Poetry by Linnea Nelson

AFTERMATH

One year from the event horizon,
I understand that this is how it works:

Light bends around a black hole.

Let x be perpendicular to y.

Let x be space.

Let y be time.

Draw a cone of light across the y axis. 
Your past self goes
in the II quadrant.
Your future self goes here.
Place it at I.

Far enough away, scientists say,
light is virtually unaffected.

Are you thinking
That must be very far? As far
as they know gravity goes
on forever.

The plane I’m about to show you
doesn’t yet exist.

Certain points are unattainable.


DELIVERY

Someone sent your neighbor yellow sympathy roses
but the florist mistakenly delivered them to you,

so we set the bouquet back
on Hank’s camouflage welcome mat

and monitored its withering
for upwards of three weeks,

the pale blue and white “Thinking of You” balloon
tethered to the vase 

descending half an inch each day.
Awake at night in your downtown apartment

we heard the stoplights in the empty street
shifting from green to yellow,

and I wondered when death would finally be
symbolized to its limit,

and what form grief would take
if it had a physical shape 

and you said, A globe.
You said, 

We hold it so long it must be perfect,
and I realized I must have spoken.


LETTERS TO A YOUNG POET
    erasures from three of Rainier Maria Rilke’s letters to Franz Xaver Kappus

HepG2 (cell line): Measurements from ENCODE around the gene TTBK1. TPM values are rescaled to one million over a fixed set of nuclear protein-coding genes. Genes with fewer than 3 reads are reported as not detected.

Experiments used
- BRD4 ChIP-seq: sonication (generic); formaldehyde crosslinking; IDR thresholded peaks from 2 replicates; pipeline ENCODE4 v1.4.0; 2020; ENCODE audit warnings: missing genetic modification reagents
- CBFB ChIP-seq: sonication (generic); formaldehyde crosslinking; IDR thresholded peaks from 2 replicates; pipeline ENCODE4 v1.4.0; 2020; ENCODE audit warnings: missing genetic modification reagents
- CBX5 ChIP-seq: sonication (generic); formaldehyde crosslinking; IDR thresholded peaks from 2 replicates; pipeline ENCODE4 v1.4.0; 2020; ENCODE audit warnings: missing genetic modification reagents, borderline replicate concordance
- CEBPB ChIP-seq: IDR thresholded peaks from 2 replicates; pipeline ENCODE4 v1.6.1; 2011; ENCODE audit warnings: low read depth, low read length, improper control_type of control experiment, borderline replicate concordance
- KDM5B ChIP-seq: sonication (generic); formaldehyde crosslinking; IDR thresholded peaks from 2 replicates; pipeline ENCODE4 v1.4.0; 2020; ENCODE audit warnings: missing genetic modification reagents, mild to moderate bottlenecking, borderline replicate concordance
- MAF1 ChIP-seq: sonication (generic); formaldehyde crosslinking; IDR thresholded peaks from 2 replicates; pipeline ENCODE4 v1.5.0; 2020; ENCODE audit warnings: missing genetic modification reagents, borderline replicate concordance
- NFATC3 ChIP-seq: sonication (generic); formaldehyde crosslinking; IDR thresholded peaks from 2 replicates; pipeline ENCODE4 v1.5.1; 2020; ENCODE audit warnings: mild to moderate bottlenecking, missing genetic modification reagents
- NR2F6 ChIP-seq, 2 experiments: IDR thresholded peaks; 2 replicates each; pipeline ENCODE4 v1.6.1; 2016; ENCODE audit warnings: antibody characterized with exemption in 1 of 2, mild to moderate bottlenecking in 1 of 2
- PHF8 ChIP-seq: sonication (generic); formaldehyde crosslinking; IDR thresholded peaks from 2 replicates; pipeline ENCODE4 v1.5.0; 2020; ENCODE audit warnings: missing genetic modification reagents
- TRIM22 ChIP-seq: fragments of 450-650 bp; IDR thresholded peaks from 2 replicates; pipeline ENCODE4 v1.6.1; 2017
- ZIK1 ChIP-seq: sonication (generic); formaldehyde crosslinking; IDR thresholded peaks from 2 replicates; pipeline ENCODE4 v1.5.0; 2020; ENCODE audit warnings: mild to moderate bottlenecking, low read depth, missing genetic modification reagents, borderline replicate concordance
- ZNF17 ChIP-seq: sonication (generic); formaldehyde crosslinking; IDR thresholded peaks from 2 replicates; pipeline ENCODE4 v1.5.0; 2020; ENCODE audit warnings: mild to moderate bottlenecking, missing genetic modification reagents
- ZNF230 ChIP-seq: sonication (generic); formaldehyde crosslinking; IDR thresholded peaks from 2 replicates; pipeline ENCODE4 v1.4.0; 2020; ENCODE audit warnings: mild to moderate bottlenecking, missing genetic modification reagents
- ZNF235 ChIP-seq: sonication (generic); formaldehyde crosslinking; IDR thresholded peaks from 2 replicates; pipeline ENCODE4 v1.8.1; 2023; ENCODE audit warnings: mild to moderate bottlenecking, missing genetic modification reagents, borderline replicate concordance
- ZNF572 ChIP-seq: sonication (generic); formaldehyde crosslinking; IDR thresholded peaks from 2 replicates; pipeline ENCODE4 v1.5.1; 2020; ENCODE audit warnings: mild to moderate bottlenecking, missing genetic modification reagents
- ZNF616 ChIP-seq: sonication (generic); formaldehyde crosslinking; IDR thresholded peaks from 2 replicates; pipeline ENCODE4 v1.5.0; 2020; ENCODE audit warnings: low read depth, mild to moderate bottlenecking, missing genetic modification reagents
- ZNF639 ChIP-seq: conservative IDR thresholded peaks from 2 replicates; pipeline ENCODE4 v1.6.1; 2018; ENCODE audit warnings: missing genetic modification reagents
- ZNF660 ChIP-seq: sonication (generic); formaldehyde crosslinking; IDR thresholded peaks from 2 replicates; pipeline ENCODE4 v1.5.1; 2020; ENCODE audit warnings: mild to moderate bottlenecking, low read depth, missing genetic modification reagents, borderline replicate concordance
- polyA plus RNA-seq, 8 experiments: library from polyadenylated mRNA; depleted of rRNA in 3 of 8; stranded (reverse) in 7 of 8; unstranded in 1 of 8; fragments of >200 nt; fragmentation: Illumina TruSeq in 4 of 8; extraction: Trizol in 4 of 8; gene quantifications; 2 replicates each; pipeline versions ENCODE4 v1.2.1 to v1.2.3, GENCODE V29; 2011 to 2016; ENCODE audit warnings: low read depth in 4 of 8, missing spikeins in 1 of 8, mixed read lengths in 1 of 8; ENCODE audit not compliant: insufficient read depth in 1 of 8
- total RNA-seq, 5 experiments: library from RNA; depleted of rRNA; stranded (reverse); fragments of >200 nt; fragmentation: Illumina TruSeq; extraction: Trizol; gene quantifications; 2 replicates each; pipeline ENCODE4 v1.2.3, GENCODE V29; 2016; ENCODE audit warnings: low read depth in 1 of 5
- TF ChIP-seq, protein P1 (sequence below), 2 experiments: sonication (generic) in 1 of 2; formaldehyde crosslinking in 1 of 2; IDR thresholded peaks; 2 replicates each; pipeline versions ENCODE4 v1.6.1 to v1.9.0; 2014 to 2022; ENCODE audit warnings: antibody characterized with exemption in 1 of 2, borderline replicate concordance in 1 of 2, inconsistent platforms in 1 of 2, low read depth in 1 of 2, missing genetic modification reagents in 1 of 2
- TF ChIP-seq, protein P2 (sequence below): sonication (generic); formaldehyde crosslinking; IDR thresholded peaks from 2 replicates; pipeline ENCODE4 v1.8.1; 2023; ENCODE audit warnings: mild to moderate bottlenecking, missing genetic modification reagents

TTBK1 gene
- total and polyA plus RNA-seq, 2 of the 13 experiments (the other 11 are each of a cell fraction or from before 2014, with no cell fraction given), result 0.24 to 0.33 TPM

I.
Make do with just a few words:

Say, quietly, gratitude.
Wait.
See what will come of it.

All comes to loneliness,
whatever happens—

not a troubling, ugly loss.

Say today, little, work.
Continue.
Death and life. Splendour. Both.

II. 
You must be solitary.
The silence must be immense
to be able to receive the most inward note.
Trust this solitude, and it will bleed.

Yes, unutterable form, well-defined.
Near to you, I am still living.

III.
I want to talk to you.
I can say almost nothing.

Many great sadnesses have now passed,
but did not pass through you.

A stillness settles on us, making no sound.

Strange: everything, familiar
and accustomed, the middle supervened.

We never quite know what happened—
we cannot say,

quieter, in this fixed
but infinite space.


Linnea Nelson is an MFA candidate at Oregon State University. Her poetry has appeared or is forthcoming in The Adirondack Review, San Pedro River Review, Tule Review, Tribeca Poetry Review, and Northern Eclecta, among other publications, as well as the anthology Leaving My Shadow: A Tribute to Anna Akhmatova.